How does it work

The designated pathotype is used to identify the original parents in the recurrent mass selection program. Each of these parents must be susceptible to the designated pathotype. This is one of the ways in which breeding for horizontal resistance differs from breeding for vertical resistance. The breeding program starts with screening for susceptibility. But is it vertical susceptibility. All the original parents must be susceptible to the designated pathotype. In the each screening generation, the designated pathotype is used to inoculate the screening population.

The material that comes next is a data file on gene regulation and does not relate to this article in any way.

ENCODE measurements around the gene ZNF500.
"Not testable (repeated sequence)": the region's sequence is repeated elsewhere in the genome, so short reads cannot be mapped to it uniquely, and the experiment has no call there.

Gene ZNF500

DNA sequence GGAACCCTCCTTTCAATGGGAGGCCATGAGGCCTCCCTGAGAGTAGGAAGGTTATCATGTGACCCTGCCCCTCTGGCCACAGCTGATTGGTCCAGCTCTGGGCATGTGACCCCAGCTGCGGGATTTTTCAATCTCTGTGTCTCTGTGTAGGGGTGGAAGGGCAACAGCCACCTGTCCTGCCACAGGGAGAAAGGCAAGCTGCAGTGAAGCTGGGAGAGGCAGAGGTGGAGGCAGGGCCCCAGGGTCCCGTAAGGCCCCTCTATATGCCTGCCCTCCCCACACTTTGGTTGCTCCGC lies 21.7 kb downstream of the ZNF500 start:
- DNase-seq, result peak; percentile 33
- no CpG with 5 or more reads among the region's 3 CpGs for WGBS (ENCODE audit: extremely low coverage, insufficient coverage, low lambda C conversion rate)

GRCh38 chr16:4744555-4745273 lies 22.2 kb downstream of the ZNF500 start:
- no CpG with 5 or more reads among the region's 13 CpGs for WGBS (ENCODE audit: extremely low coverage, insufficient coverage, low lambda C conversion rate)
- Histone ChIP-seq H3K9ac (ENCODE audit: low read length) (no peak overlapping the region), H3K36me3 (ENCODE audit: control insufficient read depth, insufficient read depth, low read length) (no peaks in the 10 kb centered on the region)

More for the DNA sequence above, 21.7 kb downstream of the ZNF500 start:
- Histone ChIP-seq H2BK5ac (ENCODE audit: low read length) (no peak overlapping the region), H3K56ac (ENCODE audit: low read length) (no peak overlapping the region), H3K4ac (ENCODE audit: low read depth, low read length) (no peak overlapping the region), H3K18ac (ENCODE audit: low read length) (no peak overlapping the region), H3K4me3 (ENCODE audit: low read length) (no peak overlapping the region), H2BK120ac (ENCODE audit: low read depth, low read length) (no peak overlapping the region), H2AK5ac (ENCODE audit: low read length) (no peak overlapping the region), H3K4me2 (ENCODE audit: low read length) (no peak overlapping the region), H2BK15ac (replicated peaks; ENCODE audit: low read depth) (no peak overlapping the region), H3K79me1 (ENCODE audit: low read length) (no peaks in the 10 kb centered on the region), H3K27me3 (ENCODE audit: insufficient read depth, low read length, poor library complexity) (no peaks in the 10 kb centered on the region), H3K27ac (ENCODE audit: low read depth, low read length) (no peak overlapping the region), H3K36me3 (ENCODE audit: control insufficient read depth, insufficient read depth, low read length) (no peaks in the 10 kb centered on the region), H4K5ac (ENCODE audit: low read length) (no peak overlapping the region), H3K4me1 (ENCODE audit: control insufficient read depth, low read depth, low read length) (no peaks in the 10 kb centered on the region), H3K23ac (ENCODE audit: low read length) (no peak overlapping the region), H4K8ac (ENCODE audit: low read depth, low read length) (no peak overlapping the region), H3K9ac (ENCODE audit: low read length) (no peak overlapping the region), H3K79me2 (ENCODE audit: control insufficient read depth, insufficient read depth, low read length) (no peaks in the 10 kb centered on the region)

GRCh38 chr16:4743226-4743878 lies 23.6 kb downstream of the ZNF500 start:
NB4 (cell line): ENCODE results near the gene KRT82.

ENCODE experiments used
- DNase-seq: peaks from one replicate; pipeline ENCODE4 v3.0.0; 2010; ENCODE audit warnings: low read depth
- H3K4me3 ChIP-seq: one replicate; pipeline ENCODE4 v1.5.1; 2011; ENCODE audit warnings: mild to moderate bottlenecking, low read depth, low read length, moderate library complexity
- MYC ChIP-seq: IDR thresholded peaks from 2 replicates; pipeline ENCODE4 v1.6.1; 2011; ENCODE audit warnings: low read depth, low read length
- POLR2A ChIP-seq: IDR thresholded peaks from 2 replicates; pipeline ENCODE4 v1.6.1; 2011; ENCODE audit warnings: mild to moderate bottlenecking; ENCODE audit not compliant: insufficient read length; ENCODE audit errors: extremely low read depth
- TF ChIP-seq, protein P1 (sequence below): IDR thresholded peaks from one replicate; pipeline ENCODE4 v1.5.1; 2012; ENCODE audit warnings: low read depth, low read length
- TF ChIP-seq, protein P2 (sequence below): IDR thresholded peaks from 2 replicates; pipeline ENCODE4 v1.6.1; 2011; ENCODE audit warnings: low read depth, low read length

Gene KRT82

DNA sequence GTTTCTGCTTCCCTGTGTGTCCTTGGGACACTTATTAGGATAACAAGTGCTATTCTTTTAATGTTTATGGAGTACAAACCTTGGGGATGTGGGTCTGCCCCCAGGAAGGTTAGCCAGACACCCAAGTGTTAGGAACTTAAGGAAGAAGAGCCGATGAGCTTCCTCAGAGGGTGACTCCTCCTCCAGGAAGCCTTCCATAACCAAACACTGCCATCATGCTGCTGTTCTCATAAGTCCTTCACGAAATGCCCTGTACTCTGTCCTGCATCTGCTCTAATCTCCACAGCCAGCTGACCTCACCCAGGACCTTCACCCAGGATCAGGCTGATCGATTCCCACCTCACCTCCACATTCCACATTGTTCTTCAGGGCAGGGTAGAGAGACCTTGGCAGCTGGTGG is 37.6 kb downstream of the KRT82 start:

In each breeding cycle, the selected parents are crossed, either randomly, or in a half-diallel cross (see 7.10). During this crossing, the various vertical resistance genes will recombine in combinations that are new to the program. Provided that only one designated pathotype is used for each parasite, all of these new combinations will be matched by that pathotype. However, if two or more designated pathotypes were used, as a mixed inoculant, some of the new vertical resistance gene combinations will not be matched. The breeding program will then produce vertically resistant cultivars. This problem is difficult to explain in words, and Fig. 7.1 offers an alternative explanation, which may be more readily comprehended.

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